Friday, September 09, 2005

Keep it in your pants

You know that gap between the elevator and the floor you are on? Ever wonder what would happen if you dropped something down there? I have had that very thought on more than one occasion.

I had something to do after work today, and I was already late when I packed up and hit the elevator button. My keys were in my hand and I was fiddling with them when the elevator door opened. As I stepped into the elevator, my keys dropped from my hand; keys on the floor and keyless remote dangling over “the gap”. In what seemed like slow motion, I bent down to pick them and just then the remote won out and they slipped down the gap.

All I could muster was “Oh Shit” as they banged their way down to some unknown place.

I immediately went to the security office hoping they could do something. The security guard paged building maintenance and Darrel says “no problem”. We take the elevator to the bottom floor, send it back up, and he uses his special key to get in the elevator shaft. We look around, but there’s no keys down there. About $3 in change, countless gum and candy wrappers, but no keys. Darrel says “Are you sure you were in this elevator?” We repeat the same procedure floor by floor thinking that maybe they got hung up on somewhere in the shaft. I wasn’t worried about the keys, because the maintenance guy said the elevator people would come in Monday and do a better search. If we can’t find them, I’ll have to call my security officer and let him know I lost my keys. After hours. Then another thought hits me; how do I get home?

As we’re on our pursuit, Darrel says somebody drops something down the shaft about once a month, which surprises me. He suggests we go back down to the basement and look around again. We look in the same shaft and still no dice. He suggests we take a peek in the other elevator shaft with the possibility that the keys bounced around in the shaft. Sure enough, there they were. He smiles at me and says “You were in this one, weren’t you?”

The only problem was my keyless entry remote didn’t survive the drop. As luck has it, I keep my keys to the car inside the car and use the remote to open the door. Quickly, I realize I’m taking the train home tonight.

Moral of the story: Keep you keys in your pants until you get to your car.

6 comments:

Thomas Kyte said...

I've never had it happen, but I've had the fear it would.

Keys are in pocket always, that gap is far too large sometimes :)

Now, I can tell you what happens to a cell phone that drops, hits the ceramic floor with a loud "smack". I wanted a new one anyway.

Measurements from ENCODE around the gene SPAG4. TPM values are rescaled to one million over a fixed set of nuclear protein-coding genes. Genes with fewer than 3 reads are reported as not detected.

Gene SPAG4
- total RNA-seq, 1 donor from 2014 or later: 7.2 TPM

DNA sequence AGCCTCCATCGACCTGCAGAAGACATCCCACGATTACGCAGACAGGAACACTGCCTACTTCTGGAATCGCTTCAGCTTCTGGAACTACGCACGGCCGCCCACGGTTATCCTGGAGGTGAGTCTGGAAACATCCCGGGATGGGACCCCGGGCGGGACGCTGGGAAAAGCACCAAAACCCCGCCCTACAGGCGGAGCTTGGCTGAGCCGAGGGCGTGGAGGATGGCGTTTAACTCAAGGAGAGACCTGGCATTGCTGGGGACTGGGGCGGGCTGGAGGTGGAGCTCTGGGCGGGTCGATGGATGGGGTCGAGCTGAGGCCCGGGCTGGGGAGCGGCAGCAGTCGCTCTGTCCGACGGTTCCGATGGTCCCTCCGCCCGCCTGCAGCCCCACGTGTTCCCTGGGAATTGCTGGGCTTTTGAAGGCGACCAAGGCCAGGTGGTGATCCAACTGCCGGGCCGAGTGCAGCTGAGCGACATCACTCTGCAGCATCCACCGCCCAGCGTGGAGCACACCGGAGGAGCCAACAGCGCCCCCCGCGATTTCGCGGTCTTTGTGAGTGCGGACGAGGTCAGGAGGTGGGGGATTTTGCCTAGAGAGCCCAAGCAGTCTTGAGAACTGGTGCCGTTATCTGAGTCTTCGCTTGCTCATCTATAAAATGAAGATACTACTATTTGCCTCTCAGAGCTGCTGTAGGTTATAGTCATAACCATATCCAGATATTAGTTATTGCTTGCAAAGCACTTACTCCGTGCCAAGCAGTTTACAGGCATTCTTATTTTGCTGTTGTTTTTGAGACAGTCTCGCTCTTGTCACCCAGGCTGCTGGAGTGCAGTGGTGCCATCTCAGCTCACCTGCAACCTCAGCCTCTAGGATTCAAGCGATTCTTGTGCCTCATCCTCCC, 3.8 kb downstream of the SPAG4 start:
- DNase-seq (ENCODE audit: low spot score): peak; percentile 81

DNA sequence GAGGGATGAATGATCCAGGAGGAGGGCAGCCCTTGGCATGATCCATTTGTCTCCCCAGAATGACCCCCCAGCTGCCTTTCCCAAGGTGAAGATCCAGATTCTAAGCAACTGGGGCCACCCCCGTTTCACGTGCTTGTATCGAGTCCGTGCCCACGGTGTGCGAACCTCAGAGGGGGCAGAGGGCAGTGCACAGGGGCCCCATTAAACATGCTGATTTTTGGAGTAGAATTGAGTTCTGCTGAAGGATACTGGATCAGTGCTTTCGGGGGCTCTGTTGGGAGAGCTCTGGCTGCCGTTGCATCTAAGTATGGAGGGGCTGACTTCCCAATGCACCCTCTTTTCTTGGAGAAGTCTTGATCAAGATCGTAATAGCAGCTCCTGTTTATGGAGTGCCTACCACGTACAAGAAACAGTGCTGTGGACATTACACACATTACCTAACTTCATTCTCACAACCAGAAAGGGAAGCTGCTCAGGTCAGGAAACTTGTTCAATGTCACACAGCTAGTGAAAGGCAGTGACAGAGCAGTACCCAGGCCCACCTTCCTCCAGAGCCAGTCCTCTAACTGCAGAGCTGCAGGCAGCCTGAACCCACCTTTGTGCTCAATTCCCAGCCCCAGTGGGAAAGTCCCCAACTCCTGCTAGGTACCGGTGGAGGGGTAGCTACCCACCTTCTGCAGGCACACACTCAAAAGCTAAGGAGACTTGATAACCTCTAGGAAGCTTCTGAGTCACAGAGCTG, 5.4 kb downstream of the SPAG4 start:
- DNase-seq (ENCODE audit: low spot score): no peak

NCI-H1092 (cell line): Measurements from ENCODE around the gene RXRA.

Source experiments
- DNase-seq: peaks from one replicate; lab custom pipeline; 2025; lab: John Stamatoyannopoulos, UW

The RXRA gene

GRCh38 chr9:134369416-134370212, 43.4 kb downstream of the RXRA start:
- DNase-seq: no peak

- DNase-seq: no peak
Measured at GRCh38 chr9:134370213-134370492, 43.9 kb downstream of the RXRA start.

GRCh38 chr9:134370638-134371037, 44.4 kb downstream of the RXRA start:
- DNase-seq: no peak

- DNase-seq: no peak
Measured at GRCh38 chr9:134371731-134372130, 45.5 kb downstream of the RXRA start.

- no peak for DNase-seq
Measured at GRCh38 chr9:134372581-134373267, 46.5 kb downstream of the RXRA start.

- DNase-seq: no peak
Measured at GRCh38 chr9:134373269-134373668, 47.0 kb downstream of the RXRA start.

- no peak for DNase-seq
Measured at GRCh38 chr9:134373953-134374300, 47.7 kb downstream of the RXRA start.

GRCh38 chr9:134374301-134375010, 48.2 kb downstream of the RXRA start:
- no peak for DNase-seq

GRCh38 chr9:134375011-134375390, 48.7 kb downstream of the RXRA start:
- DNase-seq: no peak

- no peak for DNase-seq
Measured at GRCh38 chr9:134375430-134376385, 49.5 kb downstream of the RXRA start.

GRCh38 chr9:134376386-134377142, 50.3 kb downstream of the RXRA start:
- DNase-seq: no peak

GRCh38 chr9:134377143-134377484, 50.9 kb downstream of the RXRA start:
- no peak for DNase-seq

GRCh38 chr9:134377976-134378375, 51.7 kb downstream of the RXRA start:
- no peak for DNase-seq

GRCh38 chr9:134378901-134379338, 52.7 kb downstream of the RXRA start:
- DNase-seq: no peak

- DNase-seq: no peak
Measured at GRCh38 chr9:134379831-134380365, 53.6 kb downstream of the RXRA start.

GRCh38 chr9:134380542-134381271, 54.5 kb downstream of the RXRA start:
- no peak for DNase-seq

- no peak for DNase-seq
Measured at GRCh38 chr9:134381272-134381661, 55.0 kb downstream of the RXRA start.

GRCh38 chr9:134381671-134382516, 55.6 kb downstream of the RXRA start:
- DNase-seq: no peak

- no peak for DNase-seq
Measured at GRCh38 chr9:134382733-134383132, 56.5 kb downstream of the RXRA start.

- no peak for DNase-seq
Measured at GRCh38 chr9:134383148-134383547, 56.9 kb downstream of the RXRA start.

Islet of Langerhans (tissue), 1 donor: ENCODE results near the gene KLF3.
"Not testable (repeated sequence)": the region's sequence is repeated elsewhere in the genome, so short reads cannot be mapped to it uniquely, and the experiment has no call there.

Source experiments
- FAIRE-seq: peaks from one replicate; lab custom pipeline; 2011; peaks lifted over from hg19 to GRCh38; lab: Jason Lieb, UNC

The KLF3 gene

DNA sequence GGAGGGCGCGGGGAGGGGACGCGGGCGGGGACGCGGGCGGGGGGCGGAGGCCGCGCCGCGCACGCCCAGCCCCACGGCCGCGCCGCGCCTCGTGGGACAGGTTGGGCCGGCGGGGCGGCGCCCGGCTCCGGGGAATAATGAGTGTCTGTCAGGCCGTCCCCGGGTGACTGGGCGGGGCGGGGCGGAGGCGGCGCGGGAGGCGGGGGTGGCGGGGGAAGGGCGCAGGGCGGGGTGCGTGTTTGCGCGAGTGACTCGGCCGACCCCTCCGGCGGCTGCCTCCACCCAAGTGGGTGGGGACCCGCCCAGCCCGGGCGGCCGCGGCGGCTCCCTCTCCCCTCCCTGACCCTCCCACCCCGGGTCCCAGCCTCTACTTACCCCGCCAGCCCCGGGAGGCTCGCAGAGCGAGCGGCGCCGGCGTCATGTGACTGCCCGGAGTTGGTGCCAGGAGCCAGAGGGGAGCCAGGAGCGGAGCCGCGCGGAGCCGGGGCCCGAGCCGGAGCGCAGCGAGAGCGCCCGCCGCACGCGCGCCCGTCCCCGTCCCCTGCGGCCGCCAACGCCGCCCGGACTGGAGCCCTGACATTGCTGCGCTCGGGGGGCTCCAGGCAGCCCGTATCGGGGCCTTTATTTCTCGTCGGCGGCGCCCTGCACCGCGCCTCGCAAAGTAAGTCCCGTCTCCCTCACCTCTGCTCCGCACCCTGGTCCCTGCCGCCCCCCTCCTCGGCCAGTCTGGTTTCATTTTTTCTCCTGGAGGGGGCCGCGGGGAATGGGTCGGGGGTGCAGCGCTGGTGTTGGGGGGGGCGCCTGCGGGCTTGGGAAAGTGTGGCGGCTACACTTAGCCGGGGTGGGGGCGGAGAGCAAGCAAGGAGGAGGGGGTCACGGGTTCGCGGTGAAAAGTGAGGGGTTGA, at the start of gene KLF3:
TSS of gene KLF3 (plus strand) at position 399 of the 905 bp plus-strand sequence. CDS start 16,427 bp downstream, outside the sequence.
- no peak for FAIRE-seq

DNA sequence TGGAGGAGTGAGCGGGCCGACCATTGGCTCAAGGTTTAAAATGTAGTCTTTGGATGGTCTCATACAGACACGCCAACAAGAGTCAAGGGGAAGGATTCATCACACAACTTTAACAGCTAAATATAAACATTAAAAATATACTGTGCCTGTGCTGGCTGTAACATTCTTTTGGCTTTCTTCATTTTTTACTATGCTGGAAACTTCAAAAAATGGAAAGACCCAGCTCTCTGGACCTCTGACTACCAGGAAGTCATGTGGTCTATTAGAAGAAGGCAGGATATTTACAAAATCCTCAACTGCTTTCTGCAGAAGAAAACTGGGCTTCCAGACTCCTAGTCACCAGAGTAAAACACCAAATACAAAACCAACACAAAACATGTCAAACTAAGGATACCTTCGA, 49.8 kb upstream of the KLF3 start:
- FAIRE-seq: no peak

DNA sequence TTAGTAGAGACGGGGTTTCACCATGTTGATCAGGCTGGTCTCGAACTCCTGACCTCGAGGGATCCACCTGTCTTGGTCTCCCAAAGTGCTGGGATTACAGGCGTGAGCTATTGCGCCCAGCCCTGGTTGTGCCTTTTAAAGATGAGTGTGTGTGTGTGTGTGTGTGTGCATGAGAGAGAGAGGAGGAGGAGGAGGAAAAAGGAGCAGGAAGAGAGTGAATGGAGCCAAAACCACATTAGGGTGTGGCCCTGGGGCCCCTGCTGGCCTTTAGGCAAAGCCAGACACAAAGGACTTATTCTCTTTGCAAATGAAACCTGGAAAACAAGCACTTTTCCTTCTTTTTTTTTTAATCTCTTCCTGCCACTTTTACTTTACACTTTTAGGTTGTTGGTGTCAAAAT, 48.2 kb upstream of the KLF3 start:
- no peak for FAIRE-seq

Joel Garry said...

I used to have a Lincoln with an external keypad. Very handy for hot days, could lock the car while running quick errands. Sure enough one day I left the accessory on, radio turned down but on and engine off for entire day. Those tow-truck drivers take one second to slim-jim in.

But of course, today everything is going rfid.

Two more bizzaro keyfob issues in autoweek.

Tim... said...

The stairs don't have a gap... :)

Tim...

Peter K said...

Hahaha...that's a good one. So how late did you ended being?

They should fill that gap in with a rubber or a bristle hair thingy which is still flexible but yet strong enough to stop most stuff from falling through. Hey, maybe I can patent that!

But Jeff, keys in the car? Even with a remote, I wouldn't leave the car keys in the car. Too easy to jimmy the locks on the car.

Jeff Hunter said...

So how late did you ended being?
Stayed an hour late at work, but got home about 3 hours later because of train schedules.


They should fill that gap in with a rubber or a bristle hair thingy which is still flexible but yet strong enough to stop most stuff from falling through. Hey, maybe I can patent that!

There you go, TNBT!


But Jeff, keys in the car? Even with a remote, I wouldn't leave the car keys in the car. Too easy to jimmy the locks on the car.

Well, normally I wouldn't leave the keys in the car. Our parking garage is secure and I keep the keys hidden.

Jim Online said...

Usually, the gad between the elevator and the floor is not that far. Perhaps only rare intances have prompted some accidents. However, it is possible that objects do fall. The most important accessories should be taken into consideration. It is hard to predict what will happen while going out of the elevator